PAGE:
Cian Tracey: ‘Why Bundee Aki‘s new deal is crucial to Connacht on a number of levels‘

It was shortly after Ireland had won the Grand Slam last year when Bundee Aki pointed to the poor condition of Connacht‘s training pitch.

Aki‘s tongue was firmly in his cheek when he made the remarks about the “dirty” “puddle pitch”, but there was no doubt that he was trying to make a point to the powers that be.

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He had just spent the previous couple of months training in the plush surrounds of Carton House before he was brought crashing back down to earth upon his return to Connacht.

Those comments came to mind in recent weeks as Aki negotiated a new contract with the IRFU.

Given the calibre of clubs who were interested in luring the Ireland centre away, it‘s not unreasonable to assume that Aki would have looked at every option that was on the table.

There has been a theory floated that if the 29-year-old had decided to up sticks and move abroad, then he would somehow have been doing the dirt on Ireland after they capped him and sent him to the World Cup.

While that all sounds well and good in theory, it‘s not how many professional players think.

Thankfully, from Connacht and Ireland‘s point of view, Aki chose to replicate the loyalty that was shown to him when he arrived in Galway in 2014.

Speaking on ‘Off The Ball‘ earlier this week, former Ireland captain Keith Wood insisted that had Aki moved abroad when his contract ran out at the end of the season, it would have left a “sour taste”.

Compare that to All Blacks flanker Ardie Savea‘s comments last week, when he wrote on “I remember getting the loyalty speech at college camps about professional footy (laughing emoji). I‘ve realised now – it‘s a business.”

Aki is in the prime of his career, so he was always going to try and get every last cent out of what is an important contract.

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Credit, then, to the IRFU, who knew they were under pressure to stump up the cash – not only to keep hold of a valuable asset for the national team, but also the heartbeat of Connacht. Aki has become an icon in the west of Ireland.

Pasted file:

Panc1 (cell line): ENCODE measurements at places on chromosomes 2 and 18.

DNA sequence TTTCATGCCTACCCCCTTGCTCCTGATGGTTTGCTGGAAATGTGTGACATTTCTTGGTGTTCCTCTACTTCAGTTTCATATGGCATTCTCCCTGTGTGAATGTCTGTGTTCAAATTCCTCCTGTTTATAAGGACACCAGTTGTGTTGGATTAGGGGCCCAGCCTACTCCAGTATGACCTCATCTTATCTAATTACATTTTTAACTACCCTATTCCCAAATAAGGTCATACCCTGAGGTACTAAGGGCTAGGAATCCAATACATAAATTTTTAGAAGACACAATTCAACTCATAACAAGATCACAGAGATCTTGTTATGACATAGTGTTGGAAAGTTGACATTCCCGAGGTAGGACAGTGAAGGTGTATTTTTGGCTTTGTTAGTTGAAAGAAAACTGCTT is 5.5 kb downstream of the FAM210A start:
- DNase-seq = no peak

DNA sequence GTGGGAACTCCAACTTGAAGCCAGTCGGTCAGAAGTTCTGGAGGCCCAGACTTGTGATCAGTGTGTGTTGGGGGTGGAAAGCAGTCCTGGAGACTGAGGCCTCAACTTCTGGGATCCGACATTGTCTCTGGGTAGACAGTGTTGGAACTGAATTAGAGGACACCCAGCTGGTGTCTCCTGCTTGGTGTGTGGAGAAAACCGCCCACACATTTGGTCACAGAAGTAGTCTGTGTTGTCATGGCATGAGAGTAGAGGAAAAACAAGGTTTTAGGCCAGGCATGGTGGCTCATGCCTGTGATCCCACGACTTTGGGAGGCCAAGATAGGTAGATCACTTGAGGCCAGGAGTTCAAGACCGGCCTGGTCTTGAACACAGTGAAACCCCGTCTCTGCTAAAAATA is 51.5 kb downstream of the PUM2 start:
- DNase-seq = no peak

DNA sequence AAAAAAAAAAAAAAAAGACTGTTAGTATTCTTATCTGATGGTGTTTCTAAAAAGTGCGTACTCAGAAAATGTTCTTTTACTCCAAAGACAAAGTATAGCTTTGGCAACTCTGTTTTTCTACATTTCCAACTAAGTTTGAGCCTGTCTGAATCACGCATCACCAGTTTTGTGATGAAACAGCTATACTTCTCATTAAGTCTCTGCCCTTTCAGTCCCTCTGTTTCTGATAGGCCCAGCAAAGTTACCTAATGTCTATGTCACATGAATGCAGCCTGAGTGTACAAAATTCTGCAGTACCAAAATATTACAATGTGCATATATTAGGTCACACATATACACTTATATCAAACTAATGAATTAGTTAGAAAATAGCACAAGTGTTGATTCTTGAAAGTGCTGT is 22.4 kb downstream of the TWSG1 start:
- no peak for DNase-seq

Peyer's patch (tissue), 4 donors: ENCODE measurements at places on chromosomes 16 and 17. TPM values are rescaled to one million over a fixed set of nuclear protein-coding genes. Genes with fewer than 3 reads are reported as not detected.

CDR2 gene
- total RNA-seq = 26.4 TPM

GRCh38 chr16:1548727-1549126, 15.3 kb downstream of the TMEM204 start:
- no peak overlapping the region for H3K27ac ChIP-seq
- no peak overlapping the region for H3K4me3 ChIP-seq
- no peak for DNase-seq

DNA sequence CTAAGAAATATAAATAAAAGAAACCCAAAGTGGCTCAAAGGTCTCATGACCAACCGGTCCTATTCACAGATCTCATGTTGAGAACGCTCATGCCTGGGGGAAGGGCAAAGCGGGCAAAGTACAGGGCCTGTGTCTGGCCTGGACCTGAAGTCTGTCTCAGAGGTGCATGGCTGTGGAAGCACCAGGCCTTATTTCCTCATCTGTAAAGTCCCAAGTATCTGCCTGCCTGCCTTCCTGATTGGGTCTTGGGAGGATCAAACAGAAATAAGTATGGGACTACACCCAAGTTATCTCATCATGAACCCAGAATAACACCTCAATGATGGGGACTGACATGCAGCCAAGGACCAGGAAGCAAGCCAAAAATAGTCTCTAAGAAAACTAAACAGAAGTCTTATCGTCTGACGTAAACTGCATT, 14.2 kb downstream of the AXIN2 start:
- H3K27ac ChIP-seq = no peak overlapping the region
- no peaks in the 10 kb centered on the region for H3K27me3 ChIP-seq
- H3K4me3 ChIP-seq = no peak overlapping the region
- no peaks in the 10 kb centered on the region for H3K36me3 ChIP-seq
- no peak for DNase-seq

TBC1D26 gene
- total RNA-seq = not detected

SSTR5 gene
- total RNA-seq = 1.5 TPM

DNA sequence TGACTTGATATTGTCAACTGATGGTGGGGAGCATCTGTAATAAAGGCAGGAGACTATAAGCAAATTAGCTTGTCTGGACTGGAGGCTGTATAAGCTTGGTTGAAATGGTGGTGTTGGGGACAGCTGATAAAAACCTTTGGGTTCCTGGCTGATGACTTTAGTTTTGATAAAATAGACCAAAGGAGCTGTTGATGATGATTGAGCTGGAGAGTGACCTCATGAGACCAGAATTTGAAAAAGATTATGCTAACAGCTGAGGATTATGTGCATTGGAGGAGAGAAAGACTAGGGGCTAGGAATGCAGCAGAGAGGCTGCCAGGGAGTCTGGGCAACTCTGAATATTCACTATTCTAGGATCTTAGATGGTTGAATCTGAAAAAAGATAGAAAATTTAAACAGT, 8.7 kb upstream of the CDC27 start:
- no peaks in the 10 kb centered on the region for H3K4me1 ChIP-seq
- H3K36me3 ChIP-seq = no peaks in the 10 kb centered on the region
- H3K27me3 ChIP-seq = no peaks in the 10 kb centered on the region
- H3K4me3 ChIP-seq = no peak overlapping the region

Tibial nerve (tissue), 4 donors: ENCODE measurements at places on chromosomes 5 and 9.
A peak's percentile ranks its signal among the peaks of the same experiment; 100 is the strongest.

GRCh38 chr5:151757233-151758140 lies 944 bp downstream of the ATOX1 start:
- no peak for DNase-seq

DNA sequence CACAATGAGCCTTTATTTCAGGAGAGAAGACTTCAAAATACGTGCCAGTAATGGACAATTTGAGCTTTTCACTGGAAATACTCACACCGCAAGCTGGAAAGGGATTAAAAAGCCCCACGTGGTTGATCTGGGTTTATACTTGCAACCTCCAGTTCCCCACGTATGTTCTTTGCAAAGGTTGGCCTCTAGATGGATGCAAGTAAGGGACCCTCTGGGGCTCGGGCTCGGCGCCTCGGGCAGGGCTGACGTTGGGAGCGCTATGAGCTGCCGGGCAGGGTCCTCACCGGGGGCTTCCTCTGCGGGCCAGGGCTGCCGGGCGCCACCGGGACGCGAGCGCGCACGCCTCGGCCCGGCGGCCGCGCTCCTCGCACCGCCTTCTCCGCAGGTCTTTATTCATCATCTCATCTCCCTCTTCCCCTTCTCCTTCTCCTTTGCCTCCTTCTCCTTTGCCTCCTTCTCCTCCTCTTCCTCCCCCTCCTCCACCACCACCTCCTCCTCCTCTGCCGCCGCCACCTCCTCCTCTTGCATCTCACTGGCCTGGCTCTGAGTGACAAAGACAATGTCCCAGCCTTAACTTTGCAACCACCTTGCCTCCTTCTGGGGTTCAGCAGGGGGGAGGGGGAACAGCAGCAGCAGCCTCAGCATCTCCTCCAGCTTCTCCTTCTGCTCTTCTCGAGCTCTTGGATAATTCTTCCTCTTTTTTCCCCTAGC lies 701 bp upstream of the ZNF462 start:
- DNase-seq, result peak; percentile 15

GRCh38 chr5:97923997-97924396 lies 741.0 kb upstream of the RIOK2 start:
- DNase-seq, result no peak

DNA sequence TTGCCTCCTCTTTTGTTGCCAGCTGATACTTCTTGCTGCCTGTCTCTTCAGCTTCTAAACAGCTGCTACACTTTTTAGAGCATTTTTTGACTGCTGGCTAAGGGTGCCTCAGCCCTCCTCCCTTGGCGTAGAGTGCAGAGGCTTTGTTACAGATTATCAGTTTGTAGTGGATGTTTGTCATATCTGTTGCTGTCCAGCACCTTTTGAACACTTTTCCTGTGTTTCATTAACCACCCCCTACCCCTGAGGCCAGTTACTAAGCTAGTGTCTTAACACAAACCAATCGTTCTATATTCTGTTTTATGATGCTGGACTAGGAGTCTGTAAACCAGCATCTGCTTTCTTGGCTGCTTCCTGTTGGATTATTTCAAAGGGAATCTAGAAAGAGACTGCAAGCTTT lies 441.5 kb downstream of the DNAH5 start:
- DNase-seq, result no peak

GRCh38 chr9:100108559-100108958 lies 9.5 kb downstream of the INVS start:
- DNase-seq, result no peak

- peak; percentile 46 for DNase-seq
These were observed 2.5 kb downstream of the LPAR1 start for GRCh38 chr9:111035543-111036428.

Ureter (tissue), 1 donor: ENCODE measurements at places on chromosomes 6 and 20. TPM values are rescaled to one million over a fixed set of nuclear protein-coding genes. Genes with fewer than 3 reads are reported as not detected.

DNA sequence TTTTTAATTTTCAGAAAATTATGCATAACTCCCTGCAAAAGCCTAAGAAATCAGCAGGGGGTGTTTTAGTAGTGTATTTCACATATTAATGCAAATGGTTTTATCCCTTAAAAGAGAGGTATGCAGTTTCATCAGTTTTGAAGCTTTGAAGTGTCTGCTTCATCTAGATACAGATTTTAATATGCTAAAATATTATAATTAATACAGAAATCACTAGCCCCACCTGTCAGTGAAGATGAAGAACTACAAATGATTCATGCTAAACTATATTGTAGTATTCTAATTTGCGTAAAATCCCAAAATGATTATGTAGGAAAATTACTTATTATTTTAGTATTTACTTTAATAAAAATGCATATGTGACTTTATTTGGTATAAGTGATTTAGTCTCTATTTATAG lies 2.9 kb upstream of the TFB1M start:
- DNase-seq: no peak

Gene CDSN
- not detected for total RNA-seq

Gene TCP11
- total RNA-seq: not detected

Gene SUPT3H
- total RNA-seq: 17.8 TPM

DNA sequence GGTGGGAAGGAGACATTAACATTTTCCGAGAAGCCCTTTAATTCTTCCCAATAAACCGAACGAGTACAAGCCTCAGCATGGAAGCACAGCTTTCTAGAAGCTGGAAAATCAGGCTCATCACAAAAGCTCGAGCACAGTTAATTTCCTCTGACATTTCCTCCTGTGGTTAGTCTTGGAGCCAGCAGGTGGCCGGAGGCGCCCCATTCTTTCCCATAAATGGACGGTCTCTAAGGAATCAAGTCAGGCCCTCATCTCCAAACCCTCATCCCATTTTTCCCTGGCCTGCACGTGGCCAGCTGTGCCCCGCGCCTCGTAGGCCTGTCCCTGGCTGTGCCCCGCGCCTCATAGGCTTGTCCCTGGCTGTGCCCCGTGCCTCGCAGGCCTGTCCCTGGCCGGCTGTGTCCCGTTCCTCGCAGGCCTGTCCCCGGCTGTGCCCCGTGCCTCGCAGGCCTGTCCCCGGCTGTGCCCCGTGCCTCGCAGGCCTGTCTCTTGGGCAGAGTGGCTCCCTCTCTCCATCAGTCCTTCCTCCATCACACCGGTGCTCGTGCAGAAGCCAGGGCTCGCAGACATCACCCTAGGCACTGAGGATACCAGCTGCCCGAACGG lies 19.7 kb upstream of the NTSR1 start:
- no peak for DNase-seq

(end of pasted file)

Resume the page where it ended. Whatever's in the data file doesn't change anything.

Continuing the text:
Last week‘s news that he has signed a three-year contract extension is therefore a crucial bit of business on so many levels.

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Connacht now have a player on a centrally-funded contract for the first time, which in turn frees up a large amount of their player budget for next season.

Couple that with the excitement surrounding the planned redevelopment of the Sportsground as well as the feel-good atmosphere that Andy Friend has brought to the club, and suddenly things are looking up for Connacht again.

Aki has become such a household name that overseas players may well be attracted to Galway when they see a player of his class willing to commit his future to the Westerners.

As Friend has found out since his side‘s return to the Heineken Champions Cup, squad depth is so important if you want to compete on both fronts.

Aki missed the defeat in Toulouse a fortnight ago and while it is easy to point to his absence as one of the main reasons for losing, he has become such an important figure for Connacht that he is the kind of player you want in the trenches when the chips are down.

Now that he has signed on the dotted line, he can get back to doing what he does best on the pitch, starting on Sunday against Gloucester.

It has been a good few weeks for Connacht in terms of tying down Aki and Kieran Marmion, but results on the pitch, particularly in Europe, are vital in order to take that next step.

A second consecutive defeat on the road would leave Connacht needing a minor miracle to emerge from what is a tricky pool.

Although that wouldn‘t necessarily be the end of the world, it would be seen as a setback for a club with big ambitions.

For all of that, the Westerners are realistic about the challenges they have faced, particularly in their lengthy injury list, which is clearing up slowly but surely.

Aki might have ruffled a few feathers when he spoke out about the state of the training pitch last year, yet ultimately, that is exactly what Connacht need.

They have played second fiddle for too long over the years, but having players and coaches demanding high standards from the top down can only bode well in their quest for silverware over the coming seasons.

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